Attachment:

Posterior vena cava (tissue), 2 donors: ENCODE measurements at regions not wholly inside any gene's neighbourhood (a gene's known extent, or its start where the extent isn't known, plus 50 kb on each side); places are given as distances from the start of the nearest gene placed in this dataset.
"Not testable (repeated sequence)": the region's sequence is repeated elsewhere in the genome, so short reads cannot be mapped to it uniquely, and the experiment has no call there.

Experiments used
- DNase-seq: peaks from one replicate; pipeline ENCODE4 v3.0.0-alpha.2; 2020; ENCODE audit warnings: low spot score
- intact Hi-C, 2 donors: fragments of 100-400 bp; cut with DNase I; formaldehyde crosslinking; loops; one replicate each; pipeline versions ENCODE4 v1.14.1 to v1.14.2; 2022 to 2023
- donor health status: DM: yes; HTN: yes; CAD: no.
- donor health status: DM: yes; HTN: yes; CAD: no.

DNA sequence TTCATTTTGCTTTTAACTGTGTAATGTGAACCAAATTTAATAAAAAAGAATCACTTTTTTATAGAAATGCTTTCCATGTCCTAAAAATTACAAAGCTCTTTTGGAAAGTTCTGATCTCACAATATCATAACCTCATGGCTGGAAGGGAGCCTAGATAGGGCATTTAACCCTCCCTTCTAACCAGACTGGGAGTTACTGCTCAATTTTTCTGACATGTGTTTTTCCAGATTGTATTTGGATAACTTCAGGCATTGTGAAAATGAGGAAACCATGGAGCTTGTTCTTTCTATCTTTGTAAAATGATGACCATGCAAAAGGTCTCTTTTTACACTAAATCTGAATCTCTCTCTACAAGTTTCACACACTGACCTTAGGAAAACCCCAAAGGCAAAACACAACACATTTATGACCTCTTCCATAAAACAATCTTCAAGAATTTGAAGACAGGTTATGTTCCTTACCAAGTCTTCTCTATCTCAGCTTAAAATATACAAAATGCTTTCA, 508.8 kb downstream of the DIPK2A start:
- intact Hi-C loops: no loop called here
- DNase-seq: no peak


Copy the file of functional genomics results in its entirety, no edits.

Posterior vena cava (tissue), 2 donors: ENCODE measurements at regions not wholly inside any gene's neighbourhood (a gene's known extent, or its start where the extent isn't known, plus 50 kb on each side); places are given as distances from the start of the nearest gene placed in this dataset.
"Not testable (repeated sequence)": the region's sequence is repeated elsewhere in the genome, so short reads cannot be mapped to it uniquely, and the experiment has no call there.

Experiments used
- DNase-seq: peaks from one replicate; pipeline ENCODE4 v3.0.0-alpha.2; 2020; ENCODE audit warnings: low spot score
- intact Hi-C, 2 donors: fragments of 100-400 bp; cut with DNase I; formaldehyde crosslinking; loops; one replicate each; pipeline versions ENCODE4 v1.14.1 to v1.14.2; 2022 to 2023
- donor health status: DM: yes; HTN: yes; CAD: no.
- donor health status: DM: yes; HTN: yes; CAD: no.

DNA sequence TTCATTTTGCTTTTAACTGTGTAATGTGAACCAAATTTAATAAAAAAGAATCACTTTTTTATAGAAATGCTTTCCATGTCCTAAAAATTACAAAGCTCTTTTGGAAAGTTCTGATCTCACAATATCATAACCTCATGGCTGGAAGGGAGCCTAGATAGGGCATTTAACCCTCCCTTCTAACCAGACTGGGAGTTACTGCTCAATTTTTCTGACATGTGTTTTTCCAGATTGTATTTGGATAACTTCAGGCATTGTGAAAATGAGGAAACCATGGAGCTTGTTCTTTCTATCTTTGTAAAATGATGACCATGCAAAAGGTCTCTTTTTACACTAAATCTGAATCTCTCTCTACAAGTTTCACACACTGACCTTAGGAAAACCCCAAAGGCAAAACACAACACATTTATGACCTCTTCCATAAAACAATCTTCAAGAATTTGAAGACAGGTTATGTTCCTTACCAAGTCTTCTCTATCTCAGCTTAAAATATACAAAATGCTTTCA, 508.8 kb downstream of the DIPK2A start:
- intact Hi-C loops: no loop called here
- DNase-seq: no peak